Monday, 23 July 2012

Cease and Desist!!!

In our modern, webbed-out world, it can be hard to tell what is public domain and what isn't. I can download a TV series to my computer, but I can't use those images for commercial use. I can copy and paste images of celebrities found on the internet and use them as my profile picture, but I can't without written authorization use those likenesses in the publication of a book or as projected images in a play. I can download a free app which allows me to transform Youtube Videos into MP3's so that I can take the sound from anything on Youtube and use it how I wish. So if someone has published a video of a song you want, you can save yourself the $0.99 iTunes charges. It's piracy, but who's going to know...

Below is an article from the New York Times regarding a play based loosely on "Three's Company" which received a Cease and Desist order.
If Three Constitutes Company, Add Lawyers to Make It a Crowd
Published: July 17, 2012, New York Times

"Most playwrights have jitters on opening night, but David Adjmi was in a panic amid the festivities last month for “3C,” his darkly comic deconstruction of the 1970s sitcom “Three’s Company.” That same day he learned that the copyright owner of “Three’s Company” had sent a cease-and-desist letter to the play’s producers charging that Mr. Adjmi had infringed on the copyright by borrowing so many elements from the TV series, including its premise about a man who pretends to be gay to live with two female roommates.

The show went on — but the copyright fight remains far from resolved.
At issue is whether “3C” is enough of a parody of “Three’s Company” to be protected under First Amendment exceptions to copyright law — specifically, under the legal doctrine of fair use, which allows artists to use copyrighted work to lampoon or critique the material, as the international hit “Forbidden Broadway” has done for years with its sendups of famous musicals.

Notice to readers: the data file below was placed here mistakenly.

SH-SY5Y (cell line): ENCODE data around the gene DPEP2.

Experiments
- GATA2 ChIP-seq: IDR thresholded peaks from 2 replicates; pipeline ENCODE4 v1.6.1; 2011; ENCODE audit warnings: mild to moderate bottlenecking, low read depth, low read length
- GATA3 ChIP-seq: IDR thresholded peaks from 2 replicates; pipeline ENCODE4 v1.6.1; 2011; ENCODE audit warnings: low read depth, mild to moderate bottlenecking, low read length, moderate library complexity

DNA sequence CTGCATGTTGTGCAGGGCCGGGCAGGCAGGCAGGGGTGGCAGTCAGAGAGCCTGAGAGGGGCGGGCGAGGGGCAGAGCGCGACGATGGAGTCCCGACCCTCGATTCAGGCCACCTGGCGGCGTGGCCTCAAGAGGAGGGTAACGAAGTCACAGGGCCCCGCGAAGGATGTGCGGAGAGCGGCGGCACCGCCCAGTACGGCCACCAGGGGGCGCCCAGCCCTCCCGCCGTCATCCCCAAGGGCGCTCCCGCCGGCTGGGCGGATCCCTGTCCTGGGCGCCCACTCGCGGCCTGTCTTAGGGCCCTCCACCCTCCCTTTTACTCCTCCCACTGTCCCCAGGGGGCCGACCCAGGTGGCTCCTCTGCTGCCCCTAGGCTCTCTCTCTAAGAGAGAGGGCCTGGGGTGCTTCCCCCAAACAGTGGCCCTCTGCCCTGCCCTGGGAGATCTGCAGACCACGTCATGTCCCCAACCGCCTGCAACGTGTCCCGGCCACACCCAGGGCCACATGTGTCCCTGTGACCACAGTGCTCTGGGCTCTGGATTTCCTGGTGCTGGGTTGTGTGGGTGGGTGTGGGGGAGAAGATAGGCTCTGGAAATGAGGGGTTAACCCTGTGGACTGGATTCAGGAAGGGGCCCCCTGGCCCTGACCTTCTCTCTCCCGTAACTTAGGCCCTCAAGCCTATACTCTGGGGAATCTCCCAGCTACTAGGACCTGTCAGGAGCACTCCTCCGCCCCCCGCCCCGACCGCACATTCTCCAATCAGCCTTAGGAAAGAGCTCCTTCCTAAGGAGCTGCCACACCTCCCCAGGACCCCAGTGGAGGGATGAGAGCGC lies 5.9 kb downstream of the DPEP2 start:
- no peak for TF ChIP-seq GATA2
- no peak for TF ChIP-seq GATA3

But another issue is personal, at least in this case: The ability of a financially strapped, largely unknown playwright to fight legal threats.
Fearing the potential legal bills, Mr. Adjmi, 38, said that he initially agreed — in an e-mail sent through his agents — to the demands of the “Three’s Company” owners that he turn down any future productions of “3C” or any publication or circulation of the script, in effect allowing his play to die after its Off Broadway run at Rattlestick Playwrights Theater, which ended on Saturday.
The production received mixed reviews, but whether critics liked or hated it, they all picked up on the allusions to the “Three’s Company” characters, who were given new psychological and sexual layers.
Mr. Adjmi said that after six sleepless nights he decided to give in, agreeing to the terms from the copyright owner, DLT Entertainment, that the New York production would not be extended and there would be no others. Like many full-time playwrights, Mr. Adjmi lives mostly on theater commissions and grants — for him, totaling $25,000 to $50,000 a year — in addition to royalties from productions of his work, which include the recent Off Broadway plays “Stunning” and “Elective Affinities.” He estimated that he earned from nothing to $25,000 in royalties annually, and that he made about $2,500 from the run of “3C,” which played the typical five-week run at the Rattlestick.